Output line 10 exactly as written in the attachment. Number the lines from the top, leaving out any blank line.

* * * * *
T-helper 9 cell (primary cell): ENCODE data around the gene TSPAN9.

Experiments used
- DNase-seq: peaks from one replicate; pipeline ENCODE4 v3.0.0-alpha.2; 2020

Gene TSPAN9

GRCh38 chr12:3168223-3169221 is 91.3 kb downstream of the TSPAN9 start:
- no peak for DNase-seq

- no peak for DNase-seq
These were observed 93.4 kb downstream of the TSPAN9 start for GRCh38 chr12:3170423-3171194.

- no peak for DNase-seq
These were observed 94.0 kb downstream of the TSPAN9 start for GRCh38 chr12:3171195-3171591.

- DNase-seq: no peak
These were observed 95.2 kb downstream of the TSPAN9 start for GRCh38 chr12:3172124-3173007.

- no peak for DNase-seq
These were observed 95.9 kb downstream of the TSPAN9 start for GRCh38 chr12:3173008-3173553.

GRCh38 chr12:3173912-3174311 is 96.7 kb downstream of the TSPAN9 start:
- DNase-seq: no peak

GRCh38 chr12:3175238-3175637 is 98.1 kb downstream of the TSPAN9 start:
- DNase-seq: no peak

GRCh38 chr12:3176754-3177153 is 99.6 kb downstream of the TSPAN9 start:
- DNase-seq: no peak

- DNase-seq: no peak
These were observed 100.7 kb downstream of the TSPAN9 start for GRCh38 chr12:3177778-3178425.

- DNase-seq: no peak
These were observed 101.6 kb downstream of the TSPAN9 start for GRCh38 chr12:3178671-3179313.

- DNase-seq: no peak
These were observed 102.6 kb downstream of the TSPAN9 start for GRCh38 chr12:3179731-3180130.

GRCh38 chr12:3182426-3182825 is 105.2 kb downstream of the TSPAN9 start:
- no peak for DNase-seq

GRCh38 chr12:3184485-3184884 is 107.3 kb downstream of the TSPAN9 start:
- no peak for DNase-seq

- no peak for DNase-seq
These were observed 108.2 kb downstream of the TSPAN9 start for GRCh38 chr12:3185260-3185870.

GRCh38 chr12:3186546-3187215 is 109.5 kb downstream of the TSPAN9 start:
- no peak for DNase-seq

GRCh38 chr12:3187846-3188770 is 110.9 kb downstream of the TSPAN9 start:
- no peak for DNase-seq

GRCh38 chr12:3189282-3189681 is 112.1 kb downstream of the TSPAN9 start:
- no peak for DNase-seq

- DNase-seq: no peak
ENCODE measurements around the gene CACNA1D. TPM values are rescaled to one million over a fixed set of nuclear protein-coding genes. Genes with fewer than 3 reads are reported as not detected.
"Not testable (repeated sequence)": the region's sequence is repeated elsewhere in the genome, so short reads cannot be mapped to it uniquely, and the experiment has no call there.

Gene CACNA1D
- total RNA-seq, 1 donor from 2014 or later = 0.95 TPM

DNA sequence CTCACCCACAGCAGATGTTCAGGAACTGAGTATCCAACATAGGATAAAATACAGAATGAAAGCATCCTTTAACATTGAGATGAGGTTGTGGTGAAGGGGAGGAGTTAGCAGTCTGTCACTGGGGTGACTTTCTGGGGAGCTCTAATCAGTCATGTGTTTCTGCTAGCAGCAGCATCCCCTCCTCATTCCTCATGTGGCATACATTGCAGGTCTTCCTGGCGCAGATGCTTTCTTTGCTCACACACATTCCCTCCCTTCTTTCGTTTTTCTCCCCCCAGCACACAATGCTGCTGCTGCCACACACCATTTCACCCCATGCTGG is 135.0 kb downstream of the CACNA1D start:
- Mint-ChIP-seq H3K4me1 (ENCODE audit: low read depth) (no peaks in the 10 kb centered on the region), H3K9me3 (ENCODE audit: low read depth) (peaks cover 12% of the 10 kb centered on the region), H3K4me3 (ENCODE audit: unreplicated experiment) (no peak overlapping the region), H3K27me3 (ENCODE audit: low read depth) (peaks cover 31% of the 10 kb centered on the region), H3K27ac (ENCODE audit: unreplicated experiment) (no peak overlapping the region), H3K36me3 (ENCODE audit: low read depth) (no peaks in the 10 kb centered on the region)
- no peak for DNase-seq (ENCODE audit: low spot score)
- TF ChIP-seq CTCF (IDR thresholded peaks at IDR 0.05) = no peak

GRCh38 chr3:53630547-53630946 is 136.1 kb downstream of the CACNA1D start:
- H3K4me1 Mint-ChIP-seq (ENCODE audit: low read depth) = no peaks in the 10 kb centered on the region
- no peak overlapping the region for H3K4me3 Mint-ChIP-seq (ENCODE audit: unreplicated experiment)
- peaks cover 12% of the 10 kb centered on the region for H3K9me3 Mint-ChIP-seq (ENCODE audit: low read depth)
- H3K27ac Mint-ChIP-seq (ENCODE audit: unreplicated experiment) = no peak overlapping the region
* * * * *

These were observed 94.0 kb downstream of the TSPAN9 start for GRCh38 chr12:3171195-3171591.